They wrote that they were "horrified that the administration would permit such a clear violation of our students' rights to freely speak out against genocide and ongoing occupation of Palestine."

Netanyahu encourages police response

Israeli Prime Minister Benjamin Netanyahu lashed out at the pro-Palestinian demonstrations on U.S. college campuses in a video statement released Wednesday, saying the response of several university presidents has been "shameful" and calling on state, local and federal officials to intervene.

Students at some protests were hiding their identities and declined to identify themselves to reporters, saying they feared retribution. At an encampment of about 40 tents at the heart of the University of Michigan's campus in Ann Arbor, almost every student wore a mask, which was handed to them when they entered.

The upwelling of demonstrations has left universities struggling to balance campus safety with free speech rights. Many long tolerated the protests, but are now doling out more heavy-handed discipline, citing safety concerns.

At New York University this week, police said 133 protesters were taken into custody and all had been released with summonses to appear in court on disorderly conduct charges. More than 40 protesters were arrested Monday at an encampment at Yale University.

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Pro-Palestinian protesters set up a new encampment at Philadelphia's Drexel University

FILE - Signs lie next to a tent pro-Palestinian students and faculty of Drexel University, Temple University and the University of Pennsylvania erected at an encampment at the University of Pennsylvania campus in Philadelphia, April 25, 2024.
FILE - Signs lie next to a tent pro-Palestinian students and faculty of Drexel University, Temple University and the University of Pennsylvania erected at an encampment at the University of Pennsylvania campus in Philadelphia, April 25, 2024.

Pro-Palestinian protesters set up a new encampment at Drexel University in Philadelphia over the weekend, prompting a lockdown of school buildings, a day after authorities thwarted an attempted occupation of a school building at the neighboring University of Pennsylvania campus.

After several hundred demonstrators marched from Philadelphia's City Hall to west Philadelphia on Saturday afternoon, Drexel said in a statement that about 75 protesters began to set up an encampment on the Korman Quad on the campus. About a dozen tents remained Sunday, blocked off by barricades and monitored by police officers. No arrests were reported.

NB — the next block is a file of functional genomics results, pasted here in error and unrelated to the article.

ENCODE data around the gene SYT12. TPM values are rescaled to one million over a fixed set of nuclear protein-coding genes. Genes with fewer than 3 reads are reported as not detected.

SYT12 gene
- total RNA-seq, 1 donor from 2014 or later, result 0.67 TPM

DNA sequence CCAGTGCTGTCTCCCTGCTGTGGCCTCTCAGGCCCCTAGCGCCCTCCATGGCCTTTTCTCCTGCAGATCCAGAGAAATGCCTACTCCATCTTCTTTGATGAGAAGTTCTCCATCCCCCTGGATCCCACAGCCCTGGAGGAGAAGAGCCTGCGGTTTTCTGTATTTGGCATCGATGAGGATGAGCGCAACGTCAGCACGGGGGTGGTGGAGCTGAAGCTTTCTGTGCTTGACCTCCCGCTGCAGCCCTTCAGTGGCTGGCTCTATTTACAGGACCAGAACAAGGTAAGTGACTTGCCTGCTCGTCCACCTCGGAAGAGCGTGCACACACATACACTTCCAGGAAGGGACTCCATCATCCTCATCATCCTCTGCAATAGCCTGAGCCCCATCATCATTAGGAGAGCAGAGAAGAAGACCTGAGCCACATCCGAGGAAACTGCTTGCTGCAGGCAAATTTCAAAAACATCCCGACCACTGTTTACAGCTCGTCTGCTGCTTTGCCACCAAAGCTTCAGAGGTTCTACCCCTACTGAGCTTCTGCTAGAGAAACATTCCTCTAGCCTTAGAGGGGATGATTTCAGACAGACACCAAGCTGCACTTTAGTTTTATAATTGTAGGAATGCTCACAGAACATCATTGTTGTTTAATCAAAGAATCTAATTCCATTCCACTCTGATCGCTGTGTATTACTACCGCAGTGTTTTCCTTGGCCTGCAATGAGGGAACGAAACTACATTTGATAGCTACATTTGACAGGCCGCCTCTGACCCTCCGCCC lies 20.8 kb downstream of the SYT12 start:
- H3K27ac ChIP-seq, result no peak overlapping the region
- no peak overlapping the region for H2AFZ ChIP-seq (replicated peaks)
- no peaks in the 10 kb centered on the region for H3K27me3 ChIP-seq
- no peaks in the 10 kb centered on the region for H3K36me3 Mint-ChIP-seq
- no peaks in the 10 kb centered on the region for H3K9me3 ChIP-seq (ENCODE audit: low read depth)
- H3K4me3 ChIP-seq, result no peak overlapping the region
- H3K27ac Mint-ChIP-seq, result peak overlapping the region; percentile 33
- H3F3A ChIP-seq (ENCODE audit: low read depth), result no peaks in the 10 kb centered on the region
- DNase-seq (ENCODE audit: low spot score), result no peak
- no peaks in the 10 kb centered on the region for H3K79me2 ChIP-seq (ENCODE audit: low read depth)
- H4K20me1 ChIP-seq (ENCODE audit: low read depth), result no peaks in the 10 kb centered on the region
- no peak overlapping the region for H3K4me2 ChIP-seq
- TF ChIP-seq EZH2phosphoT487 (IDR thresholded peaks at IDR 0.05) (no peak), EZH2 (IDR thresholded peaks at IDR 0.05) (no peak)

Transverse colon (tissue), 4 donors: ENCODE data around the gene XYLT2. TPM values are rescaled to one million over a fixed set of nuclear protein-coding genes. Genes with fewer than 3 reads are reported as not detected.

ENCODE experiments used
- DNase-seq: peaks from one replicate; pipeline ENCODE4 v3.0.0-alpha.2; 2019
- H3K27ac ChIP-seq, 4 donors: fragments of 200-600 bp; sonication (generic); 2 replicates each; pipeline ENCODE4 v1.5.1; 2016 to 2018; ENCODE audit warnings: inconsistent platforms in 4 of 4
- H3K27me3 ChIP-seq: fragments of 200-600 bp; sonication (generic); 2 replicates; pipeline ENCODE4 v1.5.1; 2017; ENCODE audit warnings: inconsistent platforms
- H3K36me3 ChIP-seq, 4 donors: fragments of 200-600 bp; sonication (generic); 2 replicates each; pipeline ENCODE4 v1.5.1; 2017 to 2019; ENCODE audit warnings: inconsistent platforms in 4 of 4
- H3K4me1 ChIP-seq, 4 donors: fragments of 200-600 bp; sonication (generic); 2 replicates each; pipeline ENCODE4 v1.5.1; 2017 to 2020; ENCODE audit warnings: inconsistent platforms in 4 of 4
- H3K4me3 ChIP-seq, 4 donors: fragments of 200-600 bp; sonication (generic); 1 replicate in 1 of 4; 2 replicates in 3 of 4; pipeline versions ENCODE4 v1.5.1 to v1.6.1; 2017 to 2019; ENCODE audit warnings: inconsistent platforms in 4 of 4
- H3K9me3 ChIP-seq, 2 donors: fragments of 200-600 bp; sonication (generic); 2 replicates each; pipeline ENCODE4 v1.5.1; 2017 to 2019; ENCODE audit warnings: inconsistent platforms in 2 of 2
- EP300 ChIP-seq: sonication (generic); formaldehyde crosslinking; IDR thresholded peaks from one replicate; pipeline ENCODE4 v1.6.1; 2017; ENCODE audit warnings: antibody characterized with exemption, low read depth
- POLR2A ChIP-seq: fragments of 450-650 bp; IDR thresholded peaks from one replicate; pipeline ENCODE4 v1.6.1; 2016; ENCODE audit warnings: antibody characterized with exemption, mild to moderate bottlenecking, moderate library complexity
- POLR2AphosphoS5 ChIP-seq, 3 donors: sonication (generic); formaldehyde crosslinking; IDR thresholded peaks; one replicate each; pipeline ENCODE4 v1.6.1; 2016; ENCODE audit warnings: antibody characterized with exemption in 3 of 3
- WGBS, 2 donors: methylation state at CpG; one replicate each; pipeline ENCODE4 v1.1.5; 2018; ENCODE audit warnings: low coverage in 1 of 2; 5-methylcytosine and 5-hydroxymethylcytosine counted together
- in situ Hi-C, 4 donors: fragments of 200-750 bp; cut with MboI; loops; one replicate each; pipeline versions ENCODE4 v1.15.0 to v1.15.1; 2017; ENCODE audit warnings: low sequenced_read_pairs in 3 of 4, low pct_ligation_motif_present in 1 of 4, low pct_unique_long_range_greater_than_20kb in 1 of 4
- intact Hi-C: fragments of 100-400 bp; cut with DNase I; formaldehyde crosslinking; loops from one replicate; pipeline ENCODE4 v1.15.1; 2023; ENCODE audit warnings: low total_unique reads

Drexel President John Fry said in a message Saturday night that the encampment "raises understandable concerns about ensuring everyone's safety," citing what he called "many well-documented instances of hateful speech and intimidating behavior at other campus demonstrations." University buildings were "open only to those with clearance from Drexel's Public Safety," he said.

Authorities at Drexel, which has about 22,000 students, were monitoring the demonstration to ensure it was peaceful and didn't disrupt normal operations, and that "participants and passersby will behave respectfully toward one another," Fry said.

"We will be prepared to respond quickly to any disruptive or threatening behavior by anyone," Fry said, vowing not to tolerate property destruction, "harassment or intimidation" of students or staff or threatening behavior of any kind, including "explicitly racist, antisemitic, or Islamophobic" speech. Anyone not part of the Drexel community would not be allowed "to trespass into our buildings and student residences," he said.

On Friday night, members of Penn Students Against the Occupation of Palestine had announced an action at the University of Pennsylvania's Fisher-Bennett Hall, urging supporters to bring "flags, pots, pans, noise-makers, megaphones" and other items.

The university said campus police, supported by city police, removed the demonstrators Friday night, arresting 19 people, including six University of Pennsylvania students. The university's division of public safety said officials found "lock-picking tools and homemade metal shields," and exit doors secured with zip ties and barbed wire, windows covered with newspaper and cardboard and entrances blocked.

Authorities said seven people arrested would face felony charges, including one accused of having assaulted an officer, while a dozen were issued citations for failing to disperse and follow police commands.

The attempted occupation of the building came a week after city and campus police broke up a two-week encampment on the campus, arresting 33 people, nine of whom were students and two dozen of whom had "no Penn affiliation," according to university officials.

On Sunday, dozens of George Washington University graduates walked out of commencement ceremonies, disrupting university President Ellen Granberg's speech, in protest over the ongoing siege of Gaza and last week's clearing of an on-campus protest encampment that involved police use of pepper spray and dozens of arrests.

The ceremony, at the base of the Washington Monument, started peacefully with fewer than 100 protesters demonstrating across the street in front of the Museum of African American History and Culture. But as Granberg began speaking, at least 70 students among the graduates started chanting and raising signs and Palestinian flags. The students then noisily walked out as Granberg spoke, crossing the street to a rapturous response from the protesters.

Students and others have set up tent encampments on campuses around the country to protest the Israel-Hamas war, pressing colleges to cut financial ties with Israel. Tensions over the war have been high on campuses since the fall but demonstrations spread quickly following an April 18 police crackdown on an encampment at Columbia University.

Nearly 3,000 people have been arrested on U.S. campuses over the past month. As summer break approaches, there have been fewer new arrests and campuses have been calmer. Still, colleges have been vigilant for disruptions to commencement ceremonies.

President Joe Biden told the graduating class at Morehouse College on Sunday, which included some students wearing keffiyeh scarves around their shoulders on top of their black graduation robes, that he heard their voices of protest and that scenes from the conflict in Gaza have been heartbreaking. Biden said given what he called a "humanitarian crisis" there, he had called for "an immediate cease-fire" and return of hostages taken by Hamas.